You can find online information on manuscripts with texts concerning medieval canon law in the lists created by Gero Dolezalek and Giovanna Murano. Brendan McManus, too, provides useful additional information in his manuscript lists. Among the links provided by Dolezalek is the database of microfilms and CD-ROM kept at the Sezione di Storia del Diritto medievale e moderno in Milan. Microfilms of medieval legal manuscripts can also be consulted at Munich and Frankfurt am Main.

A wider view

Those wanting to pursue the history of heraldry will benefit from the Bibliographie héraldique internationale compiled by Michel Popoff. The analysis by Cavallar, Kirshner and Lepsius makes it crystal clear how Bartolus’ approach did not focus only on heraldic arms, but on any sign or mark people might use. Thus he could include a discussion of the trade marks used by artisans and merchants. Bartolus did not only look at knights and noble people, but looked first and foremost on city life in Tuscan towns which had and have connections with towns all over Europe. The three authors rightly warn us not look at medieval legal treatises in isolation. In the case of Bartolus it is far more interesting to relate his views on particular subjects to his main commentaries, and to make comparisons between his treatises, a path masterfully shown by Diego Quaglioni in his study Politica e diritto nel Trecento italiano (Florence 1983) with editions of three treatises on political themes by Bartolus. In this post you find just some aspects of larger issues which deserve further study. I am happy to share here some fragments from a virtual workbench, and to point you to the works of some leading scholars in the field of late medieval law.

A postscript

At his blog Archivalia Klaus Graf alerts to the online version of the study by Sonja Dünnebeil at Prosopographica Burgundica, a site with a digital library for the history of the Burgundian court, a database on the personnel of this court as indicated in the ordonnances d’hôtel, and also a database on Burgundian heralds. Graf points to a very recent study by Torsten Hiltmann, Spätmittelalterliche Heroldskompendien. Referenzen adliger Wissenschaft im Zeitalter gesellschaftlichen Wandels (Munich 2011). Hiltmann has built Prosopographica Burgundica, an initiative of Werner Paravacini and the Deutsches Historisches Institut in Paris. If you want to look at websites about medieval heraldry you will find the selection and comments at the relevant pages of the Virtual Library Historische Hilfswissenschaften in Munich most useful. This Virtual Library for the historical auxiliary sciences  - in German or English  - is a classic website for medievalists.

A final addition: news about research medieval heraldry can be conveniently found at the Heraldica blog maintained bt Torsten Hiltmann (Münster). For an overview of medieval armorials and available editions you should visit the website of Steen Clemmensen.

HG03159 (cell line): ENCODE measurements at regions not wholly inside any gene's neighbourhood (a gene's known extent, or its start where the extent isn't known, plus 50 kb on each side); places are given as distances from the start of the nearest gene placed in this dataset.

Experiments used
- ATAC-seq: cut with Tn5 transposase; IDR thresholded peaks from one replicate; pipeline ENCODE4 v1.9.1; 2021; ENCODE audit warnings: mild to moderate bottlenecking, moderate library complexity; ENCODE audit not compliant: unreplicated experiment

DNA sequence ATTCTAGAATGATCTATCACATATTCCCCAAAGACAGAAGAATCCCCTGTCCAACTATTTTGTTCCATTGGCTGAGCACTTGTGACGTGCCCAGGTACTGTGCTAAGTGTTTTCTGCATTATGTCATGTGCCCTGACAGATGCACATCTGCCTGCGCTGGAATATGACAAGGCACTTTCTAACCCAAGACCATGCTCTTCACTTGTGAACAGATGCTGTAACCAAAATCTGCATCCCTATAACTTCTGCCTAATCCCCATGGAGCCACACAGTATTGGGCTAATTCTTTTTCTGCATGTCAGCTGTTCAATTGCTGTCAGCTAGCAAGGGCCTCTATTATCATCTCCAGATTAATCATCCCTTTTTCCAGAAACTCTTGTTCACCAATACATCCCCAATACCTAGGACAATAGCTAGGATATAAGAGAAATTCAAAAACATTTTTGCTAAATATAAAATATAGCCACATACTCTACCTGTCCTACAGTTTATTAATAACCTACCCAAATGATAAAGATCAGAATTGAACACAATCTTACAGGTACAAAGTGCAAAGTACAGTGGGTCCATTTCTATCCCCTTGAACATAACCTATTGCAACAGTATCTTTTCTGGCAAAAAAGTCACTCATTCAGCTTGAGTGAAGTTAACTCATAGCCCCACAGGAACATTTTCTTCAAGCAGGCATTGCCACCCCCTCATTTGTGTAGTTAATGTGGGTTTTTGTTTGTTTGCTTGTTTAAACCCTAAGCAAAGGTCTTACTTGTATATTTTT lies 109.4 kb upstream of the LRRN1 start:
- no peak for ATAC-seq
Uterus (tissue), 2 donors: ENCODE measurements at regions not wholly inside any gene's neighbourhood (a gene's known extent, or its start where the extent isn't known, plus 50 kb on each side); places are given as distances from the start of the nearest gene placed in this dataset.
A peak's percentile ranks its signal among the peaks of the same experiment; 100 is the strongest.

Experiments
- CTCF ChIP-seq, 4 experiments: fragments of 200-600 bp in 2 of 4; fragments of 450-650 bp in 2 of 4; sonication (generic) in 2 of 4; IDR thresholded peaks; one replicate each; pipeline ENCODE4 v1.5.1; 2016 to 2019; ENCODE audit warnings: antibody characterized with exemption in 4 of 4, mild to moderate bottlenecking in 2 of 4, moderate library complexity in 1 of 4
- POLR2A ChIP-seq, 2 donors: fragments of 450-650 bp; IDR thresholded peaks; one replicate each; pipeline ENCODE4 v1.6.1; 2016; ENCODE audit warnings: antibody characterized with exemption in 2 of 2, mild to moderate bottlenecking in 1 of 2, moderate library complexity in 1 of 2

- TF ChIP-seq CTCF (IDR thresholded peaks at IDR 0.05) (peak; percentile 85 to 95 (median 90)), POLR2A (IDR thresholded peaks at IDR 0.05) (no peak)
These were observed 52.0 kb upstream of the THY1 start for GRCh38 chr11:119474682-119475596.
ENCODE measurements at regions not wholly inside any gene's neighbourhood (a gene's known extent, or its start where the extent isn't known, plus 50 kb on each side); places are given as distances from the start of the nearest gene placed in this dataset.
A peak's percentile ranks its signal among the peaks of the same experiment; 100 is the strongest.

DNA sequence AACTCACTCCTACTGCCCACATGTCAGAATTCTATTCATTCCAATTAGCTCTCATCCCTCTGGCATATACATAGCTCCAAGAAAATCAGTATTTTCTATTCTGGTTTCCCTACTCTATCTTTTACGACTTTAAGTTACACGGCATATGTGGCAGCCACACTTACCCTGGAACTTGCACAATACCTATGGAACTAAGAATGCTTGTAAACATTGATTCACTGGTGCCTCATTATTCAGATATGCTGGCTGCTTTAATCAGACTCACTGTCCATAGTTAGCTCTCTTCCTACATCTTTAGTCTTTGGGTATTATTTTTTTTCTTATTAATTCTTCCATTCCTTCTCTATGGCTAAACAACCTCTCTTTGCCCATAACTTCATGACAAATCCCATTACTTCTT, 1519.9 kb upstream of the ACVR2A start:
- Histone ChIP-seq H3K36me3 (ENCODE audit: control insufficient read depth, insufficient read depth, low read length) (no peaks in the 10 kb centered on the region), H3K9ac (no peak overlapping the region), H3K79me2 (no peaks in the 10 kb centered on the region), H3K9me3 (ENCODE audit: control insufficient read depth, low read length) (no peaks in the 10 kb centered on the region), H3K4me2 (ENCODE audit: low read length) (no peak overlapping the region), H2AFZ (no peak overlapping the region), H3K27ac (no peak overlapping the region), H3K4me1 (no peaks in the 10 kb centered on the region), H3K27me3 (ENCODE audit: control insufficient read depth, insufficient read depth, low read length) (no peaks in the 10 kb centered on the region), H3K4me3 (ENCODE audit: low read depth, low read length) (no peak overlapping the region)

Notes

 1. Osvaldo Cavallar and Julius Kirshner, ‘”Ne ultra scarpas”. Un cultore d’araldica fuorilegge”, Ius Commune 27 (2001) 297-311 – this review of the edition by Mario Cignoni (Florence 1998) is available online.
2. Gustav A. Seyler, ‘Domini Bartoli de Saxoferrato Legum doctoris Tractatus de insigniis et armis’, Viertelsjahrschrift für Heraldik, Sphragistik und Genealogie 7 (1879) 268-283.
3. Jesús D. Rodriguez Velasco, ‘El “Tractatus de insigniis et armis” de Bartolo y su influencia in Europa (con la edición de un traducción in castelllana cuatrocentista)’, Emblemata. Revista aragonesa de emblemática 2 (1996) 35-70.

Copyrights and the threats of censorship

Between January 18 and 24, 2012 I have included in the top right corner of my blog a banner linking to the website on American Censorship which promotes the protest against the proposed SOPA/PIPA bills. Why this reference to current politics? Why this gesture? Perhaps because in the end politics will touch you, even when you stay aloof from politics.

On January 18, 2012 several websites black out during twelve hours as a more radical sign of protest against legislation which could allow the government of the United States of America to block websites completely. Among the protesters are the English Wikipedia and the Internet Archive. The Internet Archive is not only an archive for websites, but also a treasure-house for digitized books. Many eminent libraries contribute to it.

Almost a year ago the Egyptian government blocked the access to internet in Egypt. Only a few websites in Egypt could be reached within the country and from abroad. This contemporary development led me to write a post on Egyptian websites with the title “Switched off?”. Among the websites not touched in January 2011 by this act of censorship was a sister website of the Internet Archive maintained at the Bibliotheca Alexandrina in Alexandria. Today, too, it serves as the indispensable mirror of the project in San Francisco.